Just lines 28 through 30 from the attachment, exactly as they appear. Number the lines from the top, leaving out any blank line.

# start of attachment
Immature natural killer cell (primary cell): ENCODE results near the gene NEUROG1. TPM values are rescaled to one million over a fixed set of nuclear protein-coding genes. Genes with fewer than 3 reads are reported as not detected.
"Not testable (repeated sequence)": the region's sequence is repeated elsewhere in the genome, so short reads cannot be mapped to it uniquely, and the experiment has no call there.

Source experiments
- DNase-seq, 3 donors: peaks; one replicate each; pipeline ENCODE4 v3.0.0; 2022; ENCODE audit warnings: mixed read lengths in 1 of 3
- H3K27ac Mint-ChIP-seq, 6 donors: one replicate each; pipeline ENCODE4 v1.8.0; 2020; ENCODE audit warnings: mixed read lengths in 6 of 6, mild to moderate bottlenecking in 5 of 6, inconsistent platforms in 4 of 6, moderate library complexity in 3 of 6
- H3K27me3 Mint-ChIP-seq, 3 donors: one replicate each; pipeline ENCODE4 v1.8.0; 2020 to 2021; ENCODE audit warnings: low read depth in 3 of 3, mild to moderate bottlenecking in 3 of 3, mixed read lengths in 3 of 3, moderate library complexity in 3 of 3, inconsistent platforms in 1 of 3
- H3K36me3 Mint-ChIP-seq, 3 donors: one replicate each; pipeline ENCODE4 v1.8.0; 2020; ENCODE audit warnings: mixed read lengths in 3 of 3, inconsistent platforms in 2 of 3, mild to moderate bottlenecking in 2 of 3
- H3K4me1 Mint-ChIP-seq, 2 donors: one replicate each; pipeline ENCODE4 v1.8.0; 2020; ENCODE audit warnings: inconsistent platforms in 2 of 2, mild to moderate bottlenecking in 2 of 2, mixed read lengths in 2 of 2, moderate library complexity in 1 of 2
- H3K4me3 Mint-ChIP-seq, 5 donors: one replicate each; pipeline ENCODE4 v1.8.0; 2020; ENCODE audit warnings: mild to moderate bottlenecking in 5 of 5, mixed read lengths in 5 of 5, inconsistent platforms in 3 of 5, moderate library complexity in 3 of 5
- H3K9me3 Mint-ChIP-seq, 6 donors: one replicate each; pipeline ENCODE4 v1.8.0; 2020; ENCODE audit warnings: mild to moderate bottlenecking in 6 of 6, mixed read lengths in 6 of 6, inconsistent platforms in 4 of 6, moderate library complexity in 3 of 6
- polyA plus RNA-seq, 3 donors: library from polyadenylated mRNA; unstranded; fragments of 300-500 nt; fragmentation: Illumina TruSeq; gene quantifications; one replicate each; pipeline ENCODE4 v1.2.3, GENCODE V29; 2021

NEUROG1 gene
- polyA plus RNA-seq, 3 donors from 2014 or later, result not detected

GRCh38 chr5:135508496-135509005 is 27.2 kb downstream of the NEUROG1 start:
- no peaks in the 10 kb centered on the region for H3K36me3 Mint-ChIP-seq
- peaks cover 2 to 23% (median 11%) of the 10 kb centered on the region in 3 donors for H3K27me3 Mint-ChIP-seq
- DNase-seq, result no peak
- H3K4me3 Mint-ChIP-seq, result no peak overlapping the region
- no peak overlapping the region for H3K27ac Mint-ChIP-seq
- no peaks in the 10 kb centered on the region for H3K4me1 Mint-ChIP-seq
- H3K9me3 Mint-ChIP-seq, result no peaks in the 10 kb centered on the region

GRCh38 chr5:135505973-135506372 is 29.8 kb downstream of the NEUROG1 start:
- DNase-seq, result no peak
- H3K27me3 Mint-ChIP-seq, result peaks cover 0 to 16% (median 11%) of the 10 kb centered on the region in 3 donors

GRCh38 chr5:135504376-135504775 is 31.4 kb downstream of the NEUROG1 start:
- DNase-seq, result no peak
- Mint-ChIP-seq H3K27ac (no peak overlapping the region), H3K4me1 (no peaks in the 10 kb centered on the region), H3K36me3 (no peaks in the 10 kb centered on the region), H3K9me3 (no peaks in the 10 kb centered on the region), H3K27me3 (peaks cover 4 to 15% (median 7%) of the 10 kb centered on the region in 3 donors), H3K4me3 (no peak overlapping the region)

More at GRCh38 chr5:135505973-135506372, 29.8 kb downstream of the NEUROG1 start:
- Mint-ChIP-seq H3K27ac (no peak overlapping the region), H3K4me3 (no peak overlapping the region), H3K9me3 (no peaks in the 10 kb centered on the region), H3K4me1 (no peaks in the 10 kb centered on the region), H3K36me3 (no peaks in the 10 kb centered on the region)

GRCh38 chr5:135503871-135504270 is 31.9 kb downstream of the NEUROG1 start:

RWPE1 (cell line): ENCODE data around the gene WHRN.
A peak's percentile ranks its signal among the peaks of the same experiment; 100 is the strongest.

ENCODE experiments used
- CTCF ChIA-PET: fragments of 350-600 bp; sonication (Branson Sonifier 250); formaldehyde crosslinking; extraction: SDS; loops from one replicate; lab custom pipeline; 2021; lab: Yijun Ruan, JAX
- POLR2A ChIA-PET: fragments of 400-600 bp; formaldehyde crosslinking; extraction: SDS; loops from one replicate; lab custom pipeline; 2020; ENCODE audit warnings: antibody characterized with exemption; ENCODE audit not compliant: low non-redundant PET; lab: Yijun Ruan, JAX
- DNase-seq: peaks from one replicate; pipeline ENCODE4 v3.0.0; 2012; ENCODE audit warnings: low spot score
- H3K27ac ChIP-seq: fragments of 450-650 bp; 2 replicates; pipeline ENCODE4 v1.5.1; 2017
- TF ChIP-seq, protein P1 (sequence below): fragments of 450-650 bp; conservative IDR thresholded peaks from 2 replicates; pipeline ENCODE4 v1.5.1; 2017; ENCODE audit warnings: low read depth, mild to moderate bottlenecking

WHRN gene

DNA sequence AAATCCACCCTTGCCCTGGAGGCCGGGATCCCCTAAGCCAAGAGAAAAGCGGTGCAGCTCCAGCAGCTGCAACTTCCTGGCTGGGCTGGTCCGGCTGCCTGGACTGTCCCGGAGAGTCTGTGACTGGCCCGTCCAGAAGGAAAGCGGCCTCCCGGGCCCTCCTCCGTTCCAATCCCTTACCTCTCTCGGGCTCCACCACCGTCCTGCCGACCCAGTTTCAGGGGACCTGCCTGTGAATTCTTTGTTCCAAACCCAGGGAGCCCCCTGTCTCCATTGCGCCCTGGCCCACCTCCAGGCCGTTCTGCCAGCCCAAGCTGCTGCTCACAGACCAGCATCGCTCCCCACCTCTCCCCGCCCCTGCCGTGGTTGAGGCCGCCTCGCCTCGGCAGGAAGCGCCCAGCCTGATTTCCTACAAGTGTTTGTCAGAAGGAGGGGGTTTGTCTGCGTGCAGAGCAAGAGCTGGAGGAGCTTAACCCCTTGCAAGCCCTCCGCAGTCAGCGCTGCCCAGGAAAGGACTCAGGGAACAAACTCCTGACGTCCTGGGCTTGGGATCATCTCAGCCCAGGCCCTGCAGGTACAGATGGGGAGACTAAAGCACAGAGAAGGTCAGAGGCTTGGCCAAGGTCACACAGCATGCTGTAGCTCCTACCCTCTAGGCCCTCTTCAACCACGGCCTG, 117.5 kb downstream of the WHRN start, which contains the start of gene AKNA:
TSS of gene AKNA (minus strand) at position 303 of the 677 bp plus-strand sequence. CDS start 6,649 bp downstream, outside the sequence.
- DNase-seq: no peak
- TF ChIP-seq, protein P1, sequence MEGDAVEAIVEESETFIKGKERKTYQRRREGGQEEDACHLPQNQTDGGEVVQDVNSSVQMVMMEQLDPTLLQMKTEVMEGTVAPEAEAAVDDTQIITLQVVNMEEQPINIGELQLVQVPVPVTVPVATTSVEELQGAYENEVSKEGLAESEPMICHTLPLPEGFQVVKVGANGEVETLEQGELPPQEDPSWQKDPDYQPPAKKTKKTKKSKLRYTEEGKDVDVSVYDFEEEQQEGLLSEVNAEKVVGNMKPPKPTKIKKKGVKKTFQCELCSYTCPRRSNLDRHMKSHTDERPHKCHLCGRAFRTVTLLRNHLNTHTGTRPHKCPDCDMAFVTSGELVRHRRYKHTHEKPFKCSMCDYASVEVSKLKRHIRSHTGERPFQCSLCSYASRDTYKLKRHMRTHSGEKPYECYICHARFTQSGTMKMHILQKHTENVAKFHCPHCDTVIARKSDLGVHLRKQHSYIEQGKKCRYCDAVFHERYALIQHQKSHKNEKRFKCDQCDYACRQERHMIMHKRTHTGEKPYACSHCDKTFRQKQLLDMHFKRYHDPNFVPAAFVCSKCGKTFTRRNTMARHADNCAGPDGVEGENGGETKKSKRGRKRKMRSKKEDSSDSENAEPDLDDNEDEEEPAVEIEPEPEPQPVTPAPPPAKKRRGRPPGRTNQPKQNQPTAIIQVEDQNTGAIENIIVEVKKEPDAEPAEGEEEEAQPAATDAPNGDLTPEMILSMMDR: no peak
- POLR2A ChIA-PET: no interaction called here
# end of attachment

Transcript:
More at GRCh38 chr5:135505973-135506372, 29.8 kb downstream of the NEUROG1 start:
- Mint-ChIP-seq H3K27ac (no peak overlapping the region), H3K4me3 (no peak overlapping the region), H3K9me3 (no peaks in the 10 kb centered on the region), H3K4me1 (no peaks in the 10 kb centered on the region), H3K36me3 (no peaks in the 10 kb centered on the region)

GRCh38 chr5:135503871-135504270 is 31.9 kb downstream of the NEUROG1 start: